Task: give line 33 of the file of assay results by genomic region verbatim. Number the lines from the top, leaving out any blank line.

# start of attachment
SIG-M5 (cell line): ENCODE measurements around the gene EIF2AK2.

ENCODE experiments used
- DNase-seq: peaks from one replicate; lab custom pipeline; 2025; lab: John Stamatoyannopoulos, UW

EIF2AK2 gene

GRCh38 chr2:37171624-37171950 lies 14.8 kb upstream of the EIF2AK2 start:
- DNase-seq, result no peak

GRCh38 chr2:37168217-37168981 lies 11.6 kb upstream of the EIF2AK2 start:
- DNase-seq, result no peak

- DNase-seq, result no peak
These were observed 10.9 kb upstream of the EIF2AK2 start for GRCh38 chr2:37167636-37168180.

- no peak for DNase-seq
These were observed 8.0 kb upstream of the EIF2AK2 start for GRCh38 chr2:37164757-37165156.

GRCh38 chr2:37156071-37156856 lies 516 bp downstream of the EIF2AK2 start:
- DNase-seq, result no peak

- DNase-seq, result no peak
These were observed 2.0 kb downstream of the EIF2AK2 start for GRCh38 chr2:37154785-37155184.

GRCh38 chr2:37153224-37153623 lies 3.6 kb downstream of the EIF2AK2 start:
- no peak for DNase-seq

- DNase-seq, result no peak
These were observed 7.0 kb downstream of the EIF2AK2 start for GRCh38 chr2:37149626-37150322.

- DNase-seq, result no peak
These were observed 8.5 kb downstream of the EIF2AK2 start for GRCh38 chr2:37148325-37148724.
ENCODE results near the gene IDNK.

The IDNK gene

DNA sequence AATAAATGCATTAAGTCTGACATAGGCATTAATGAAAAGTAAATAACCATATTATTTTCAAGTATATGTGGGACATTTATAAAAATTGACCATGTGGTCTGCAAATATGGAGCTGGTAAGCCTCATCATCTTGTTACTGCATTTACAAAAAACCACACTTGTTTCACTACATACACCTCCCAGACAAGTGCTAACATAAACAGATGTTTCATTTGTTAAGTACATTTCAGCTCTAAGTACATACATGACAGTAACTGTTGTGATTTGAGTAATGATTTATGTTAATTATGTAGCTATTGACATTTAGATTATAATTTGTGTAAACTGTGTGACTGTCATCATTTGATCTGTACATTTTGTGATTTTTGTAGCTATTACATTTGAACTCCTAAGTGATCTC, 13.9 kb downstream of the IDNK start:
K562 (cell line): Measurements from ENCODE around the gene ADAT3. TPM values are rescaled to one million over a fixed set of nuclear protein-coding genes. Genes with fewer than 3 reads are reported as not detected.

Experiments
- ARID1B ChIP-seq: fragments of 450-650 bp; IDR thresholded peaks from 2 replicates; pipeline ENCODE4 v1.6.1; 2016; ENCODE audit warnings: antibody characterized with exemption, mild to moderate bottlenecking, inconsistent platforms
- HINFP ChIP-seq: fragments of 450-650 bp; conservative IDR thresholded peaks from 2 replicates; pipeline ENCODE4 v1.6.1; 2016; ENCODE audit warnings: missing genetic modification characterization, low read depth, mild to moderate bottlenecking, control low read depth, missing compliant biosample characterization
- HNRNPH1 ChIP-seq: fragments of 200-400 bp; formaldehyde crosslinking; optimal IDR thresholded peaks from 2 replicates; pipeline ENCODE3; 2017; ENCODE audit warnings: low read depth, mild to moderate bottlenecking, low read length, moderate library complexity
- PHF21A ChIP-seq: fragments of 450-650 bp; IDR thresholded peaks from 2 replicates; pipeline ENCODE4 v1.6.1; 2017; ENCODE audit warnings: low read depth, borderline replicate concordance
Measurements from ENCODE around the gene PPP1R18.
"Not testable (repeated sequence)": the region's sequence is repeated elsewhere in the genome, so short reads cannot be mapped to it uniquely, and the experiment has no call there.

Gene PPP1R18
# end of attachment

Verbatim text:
"Not testable (repeated sequence)": the region's sequence is repeated elsewhere in the genome, so short reads cannot be mapped to it uniquely, and the experiment has no call there.